“Why We Lie to Ourselves: The Roots and Recollections of Self Deception” Comments, Page 1

Just click to return to the article “Why We Lie to Ourselves: The Roots and Recollections of Self Deception”.

6 Comments (2 Discussion Threads) on “Why We Lie to Ourselves: The Roots and Recollections of Self Deception”

  1. A gene for self-deception? (Hmm?) Unless they mean that behaviour is learned and hence passed on via social systems. In which case ‘evolutionary’ doesn’t have much meaning so far as I can see.

    I guess inter-personal self-deception might be interesting – it is usually is taken to be intra-personal I think. I do think we need a social sense of the self, so this may hold some insight.

    The idea of levels of self-deception sounds interesting.

    The authors sound confident they are not deceiving themselves (hmm).

    If you’d post a link to the paper when it’s published I’d be grateful – presuming I’m allowed to read it. Thanks.

  2. I don’t really see what an evolutionary perspective adds. There is the difficulty of imagining what a self-deception gene would actually look like. This doesn’t mean they don’t give a good account of how self-deception functions so that people do better socially – just that the evolutionary perspective doesn’t add anything to the account. When its based on ‘if Dawkins is right’ and this ‘ought to lead to selection pressure’ on a behaviour, it just seems dodgy.

    They don’t seem to provide any arguments for why the evolutionary perspective should be preferred. They provide evidence that it hasn’t been explored and show that the existing data could be interpreted as consistent with this perspective but no reason why it should be preferred. If they want to argue that the evolutionary perspective would be better I don’t see any argument from them about this.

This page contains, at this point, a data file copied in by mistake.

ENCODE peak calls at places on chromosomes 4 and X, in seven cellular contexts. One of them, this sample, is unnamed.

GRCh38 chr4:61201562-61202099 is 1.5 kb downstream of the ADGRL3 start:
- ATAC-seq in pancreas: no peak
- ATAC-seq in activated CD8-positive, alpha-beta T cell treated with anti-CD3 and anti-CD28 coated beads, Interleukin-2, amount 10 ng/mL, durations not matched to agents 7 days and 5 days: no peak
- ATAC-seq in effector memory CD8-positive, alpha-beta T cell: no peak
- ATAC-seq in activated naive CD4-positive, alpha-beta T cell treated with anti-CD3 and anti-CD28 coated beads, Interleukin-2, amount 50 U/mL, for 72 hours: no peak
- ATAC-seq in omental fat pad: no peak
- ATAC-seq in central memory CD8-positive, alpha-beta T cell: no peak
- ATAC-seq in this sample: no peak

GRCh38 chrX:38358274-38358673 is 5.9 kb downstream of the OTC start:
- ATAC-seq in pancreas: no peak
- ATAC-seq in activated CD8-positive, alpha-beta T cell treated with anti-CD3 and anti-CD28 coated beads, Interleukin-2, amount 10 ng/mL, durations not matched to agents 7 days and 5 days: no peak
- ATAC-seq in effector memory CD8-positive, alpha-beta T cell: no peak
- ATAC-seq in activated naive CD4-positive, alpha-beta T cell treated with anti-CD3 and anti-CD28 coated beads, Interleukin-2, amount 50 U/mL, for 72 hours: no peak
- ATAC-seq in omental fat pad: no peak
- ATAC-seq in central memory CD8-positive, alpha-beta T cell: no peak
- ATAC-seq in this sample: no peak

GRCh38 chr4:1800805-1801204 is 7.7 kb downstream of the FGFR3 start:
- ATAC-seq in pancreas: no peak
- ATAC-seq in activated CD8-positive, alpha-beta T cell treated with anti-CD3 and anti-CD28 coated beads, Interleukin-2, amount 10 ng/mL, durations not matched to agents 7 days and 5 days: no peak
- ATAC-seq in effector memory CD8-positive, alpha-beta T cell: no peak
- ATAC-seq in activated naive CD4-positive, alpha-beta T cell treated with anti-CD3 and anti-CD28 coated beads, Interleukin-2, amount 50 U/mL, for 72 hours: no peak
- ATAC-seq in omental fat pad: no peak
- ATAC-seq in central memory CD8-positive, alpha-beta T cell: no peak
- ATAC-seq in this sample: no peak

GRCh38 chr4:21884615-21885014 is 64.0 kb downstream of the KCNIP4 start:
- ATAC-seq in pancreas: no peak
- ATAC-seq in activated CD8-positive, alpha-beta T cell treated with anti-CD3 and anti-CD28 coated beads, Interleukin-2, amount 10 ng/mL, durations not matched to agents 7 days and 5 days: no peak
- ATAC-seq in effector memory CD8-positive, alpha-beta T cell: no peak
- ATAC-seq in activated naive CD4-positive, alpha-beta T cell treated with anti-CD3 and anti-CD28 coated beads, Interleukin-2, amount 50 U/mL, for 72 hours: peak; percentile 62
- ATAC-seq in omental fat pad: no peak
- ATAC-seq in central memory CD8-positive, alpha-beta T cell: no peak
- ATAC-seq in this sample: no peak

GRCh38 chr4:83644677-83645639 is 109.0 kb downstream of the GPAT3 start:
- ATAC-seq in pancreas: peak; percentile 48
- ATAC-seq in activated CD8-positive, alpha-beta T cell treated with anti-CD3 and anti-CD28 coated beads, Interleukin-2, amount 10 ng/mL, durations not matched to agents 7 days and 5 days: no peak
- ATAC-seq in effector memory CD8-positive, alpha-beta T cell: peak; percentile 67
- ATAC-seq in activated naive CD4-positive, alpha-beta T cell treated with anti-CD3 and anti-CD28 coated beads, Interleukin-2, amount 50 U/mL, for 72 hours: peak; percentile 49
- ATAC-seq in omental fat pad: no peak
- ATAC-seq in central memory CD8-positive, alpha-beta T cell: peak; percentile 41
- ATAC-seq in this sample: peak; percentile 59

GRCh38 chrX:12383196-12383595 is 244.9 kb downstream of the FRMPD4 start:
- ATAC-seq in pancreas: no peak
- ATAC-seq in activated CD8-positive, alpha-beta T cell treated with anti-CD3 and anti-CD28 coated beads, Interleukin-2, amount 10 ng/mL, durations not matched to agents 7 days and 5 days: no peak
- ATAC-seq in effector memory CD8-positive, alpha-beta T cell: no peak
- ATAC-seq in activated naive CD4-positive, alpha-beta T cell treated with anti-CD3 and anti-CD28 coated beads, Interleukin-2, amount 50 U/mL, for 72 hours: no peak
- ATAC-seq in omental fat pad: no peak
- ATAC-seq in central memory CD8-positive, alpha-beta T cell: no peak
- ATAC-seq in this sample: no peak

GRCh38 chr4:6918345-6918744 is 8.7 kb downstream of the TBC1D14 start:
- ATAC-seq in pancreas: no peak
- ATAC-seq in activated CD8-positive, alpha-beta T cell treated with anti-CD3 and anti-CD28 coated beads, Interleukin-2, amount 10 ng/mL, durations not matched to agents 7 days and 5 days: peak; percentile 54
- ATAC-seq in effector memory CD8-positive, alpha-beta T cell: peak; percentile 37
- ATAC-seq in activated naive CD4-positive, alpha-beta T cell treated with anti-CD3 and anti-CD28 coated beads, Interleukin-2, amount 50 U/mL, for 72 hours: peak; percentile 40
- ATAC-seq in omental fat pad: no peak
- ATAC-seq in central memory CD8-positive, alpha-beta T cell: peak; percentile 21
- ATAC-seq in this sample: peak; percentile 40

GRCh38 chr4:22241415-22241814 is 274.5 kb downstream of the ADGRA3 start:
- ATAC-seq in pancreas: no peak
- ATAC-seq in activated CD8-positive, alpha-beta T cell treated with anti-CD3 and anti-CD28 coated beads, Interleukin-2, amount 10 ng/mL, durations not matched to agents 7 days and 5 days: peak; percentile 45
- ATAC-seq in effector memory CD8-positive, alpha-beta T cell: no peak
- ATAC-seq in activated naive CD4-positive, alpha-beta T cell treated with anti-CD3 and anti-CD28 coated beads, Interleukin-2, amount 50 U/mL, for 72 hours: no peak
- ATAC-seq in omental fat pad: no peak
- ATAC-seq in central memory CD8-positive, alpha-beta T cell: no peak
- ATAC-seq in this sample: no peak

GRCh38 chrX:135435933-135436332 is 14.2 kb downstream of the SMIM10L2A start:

Their idea that self-deception is for self-enhancement is either quite naive or needs to pay close attention to what ‘self-enhancement’ means. Is the self of ‘self-enhancement’ the picture a person has of themselves. If this is a ‘negative’ picture does self-enhancement mean believing more ‘bad’ things about oneself? What evolutionary advantage would this convey? There seems to be a need for another layer of the self, not just conscious and unconscious but picture of self and human organism (with all the potentials and limitations this has).

    Is mental health about goal achievement? Should Socrates have accepted exile? Was his not doing so a sign of mental ill health?

    I have a problem with motives being taken account of in an evolutionary perspective, as seems necessary when talking about whether people are deceiving themselves or not.

    I like that they see the that behaviour occurs in response to context. Some of their suggestions for future research are interesing. I don’t see how any of the proposals would help choose between existing frameworks and their evolutionary one.

    1. Me? No. It would just be critiquing something without a practical outcome. Taking apart evolutionary psychology is fun but it would be just for my amusement. (How quickly people have forgotten the nastier side of eugenics. Mutual Aid psychology anyone? Kropotkinite perspectives on collaboration?)

Leave a Reply

Your email address will not be published. Required fields are marked *
 characters available

In accordance with our Privacy Policy, your email address will not be published with your comment or shared in any other way. Please do not SPAM. Comments which solicit personal advice, are rude or inflammatory, are not about this specific post, or are otherwise not in keeping with our Terms of Use may be deleted at our discretion. If you would like to make a comment or ask a question about something other than the subject matter of this post, please do get in touch directly.

Overseen by an international advisory board of distinguished academic faculty and mental health professionals with decades of clinical and research experience in the US, UK and Europe, CounsellingResource.com provides peer-reviewed mental health information you can trust. Our material is not intended as a substitute for direct consultation with a qualified mental health professional. CounsellingResource.com is accredited by the Health on the Net Foundation.

Copyright © 2002-2023. All Rights Reserved.